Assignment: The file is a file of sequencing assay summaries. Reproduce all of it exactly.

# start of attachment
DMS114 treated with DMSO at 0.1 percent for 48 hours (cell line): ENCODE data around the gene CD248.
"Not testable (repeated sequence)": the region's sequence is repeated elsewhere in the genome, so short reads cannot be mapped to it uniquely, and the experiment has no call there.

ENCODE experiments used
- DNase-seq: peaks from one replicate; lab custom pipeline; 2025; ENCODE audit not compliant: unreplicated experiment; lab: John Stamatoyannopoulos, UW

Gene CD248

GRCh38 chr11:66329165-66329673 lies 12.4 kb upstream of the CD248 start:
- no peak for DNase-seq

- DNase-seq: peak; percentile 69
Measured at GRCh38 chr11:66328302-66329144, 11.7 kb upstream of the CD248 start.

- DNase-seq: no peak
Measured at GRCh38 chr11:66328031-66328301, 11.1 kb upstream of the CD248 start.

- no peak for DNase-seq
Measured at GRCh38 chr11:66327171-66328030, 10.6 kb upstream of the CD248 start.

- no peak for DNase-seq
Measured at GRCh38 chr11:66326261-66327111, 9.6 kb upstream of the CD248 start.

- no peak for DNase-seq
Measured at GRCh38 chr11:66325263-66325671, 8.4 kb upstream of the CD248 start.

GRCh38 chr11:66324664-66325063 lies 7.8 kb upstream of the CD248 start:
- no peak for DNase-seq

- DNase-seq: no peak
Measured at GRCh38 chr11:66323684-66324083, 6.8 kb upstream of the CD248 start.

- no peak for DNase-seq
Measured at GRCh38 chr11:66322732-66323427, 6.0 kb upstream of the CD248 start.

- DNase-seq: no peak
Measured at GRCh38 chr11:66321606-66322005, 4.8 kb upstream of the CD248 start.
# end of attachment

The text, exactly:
DMS114 treated with DMSO at 0.1 percent for 48 hours (cell line): ENCODE data around the gene CD248.
"Not testable (repeated sequence)": the region's sequence is repeated elsewhere in the genome, so short reads cannot be mapped to it uniquely, and the experiment has no call there.

ENCODE experiments used
- DNase-seq: peaks from one replicate; lab custom pipeline; 2025; ENCODE audit not compliant: unreplicated experiment; lab: John Stamatoyannopoulos, UW

Gene CD248

GRCh38 chr11:66329165-66329673 lies 12.4 kb upstream of the CD248 start:
- no peak for DNase-seq

- DNase-seq: peak; percentile 69
Measured at GRCh38 chr11:66328302-66329144, 11.7 kb upstream of the CD248 start.

- DNase-seq: no peak
Measured at GRCh38 chr11:66328031-66328301, 11.1 kb upstream of the CD248 start.

- no peak for DNase-seq
Measured at GRCh38 chr11:66327171-66328030, 10.6 kb upstream of the CD248 start.

- no peak for DNase-seq
Measured at GRCh38 chr11:66326261-66327111, 9.6 kb upstream of the CD248 start.

- no peak for DNase-seq
Measured at GRCh38 chr11:66325263-66325671, 8.4 kb upstream of the CD248 start.

GRCh38 chr11:66324664-66325063 lies 7.8 kb upstream of the CD248 start:
- no peak for DNase-seq

- DNase-seq: no peak
Measured at GRCh38 chr11:66323684-66324083, 6.8 kb upstream of the CD248 start.

- no peak for DNase-seq
Measured at GRCh38 chr11:66322732-66323427, 6.0 kb upstream of the CD248 start.

- DNase-seq: no peak
Measured at GRCh38 chr11:66321606-66322005, 4.8 kb upstream of the CD248 start.